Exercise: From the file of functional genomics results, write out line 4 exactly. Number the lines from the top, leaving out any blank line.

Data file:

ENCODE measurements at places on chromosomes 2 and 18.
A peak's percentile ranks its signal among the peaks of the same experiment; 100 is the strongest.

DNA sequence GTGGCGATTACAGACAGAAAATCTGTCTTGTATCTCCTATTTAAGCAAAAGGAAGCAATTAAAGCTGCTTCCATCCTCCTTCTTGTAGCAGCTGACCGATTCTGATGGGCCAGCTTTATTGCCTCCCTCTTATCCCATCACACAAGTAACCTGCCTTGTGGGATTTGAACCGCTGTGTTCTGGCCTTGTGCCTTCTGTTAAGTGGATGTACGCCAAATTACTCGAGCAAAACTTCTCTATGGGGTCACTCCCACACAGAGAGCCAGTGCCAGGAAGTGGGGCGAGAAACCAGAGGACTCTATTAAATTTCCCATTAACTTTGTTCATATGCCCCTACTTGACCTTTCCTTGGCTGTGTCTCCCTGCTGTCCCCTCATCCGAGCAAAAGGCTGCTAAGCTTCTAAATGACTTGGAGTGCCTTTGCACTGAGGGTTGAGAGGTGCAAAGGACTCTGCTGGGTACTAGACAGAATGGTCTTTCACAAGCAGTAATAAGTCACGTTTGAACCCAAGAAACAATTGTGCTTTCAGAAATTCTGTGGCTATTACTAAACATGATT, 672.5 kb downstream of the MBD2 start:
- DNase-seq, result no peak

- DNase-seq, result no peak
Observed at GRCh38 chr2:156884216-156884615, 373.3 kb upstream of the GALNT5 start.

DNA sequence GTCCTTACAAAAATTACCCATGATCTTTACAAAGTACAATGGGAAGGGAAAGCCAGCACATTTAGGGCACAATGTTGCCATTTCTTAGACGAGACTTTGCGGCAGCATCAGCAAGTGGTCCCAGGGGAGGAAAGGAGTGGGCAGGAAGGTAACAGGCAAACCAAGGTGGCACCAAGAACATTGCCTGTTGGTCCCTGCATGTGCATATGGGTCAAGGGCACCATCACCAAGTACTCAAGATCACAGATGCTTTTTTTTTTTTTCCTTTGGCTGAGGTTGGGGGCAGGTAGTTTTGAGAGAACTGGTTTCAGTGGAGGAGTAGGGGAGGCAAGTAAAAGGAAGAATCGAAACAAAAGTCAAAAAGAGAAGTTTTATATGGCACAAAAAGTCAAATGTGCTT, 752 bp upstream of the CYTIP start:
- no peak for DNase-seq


- DNase-seq, result no peak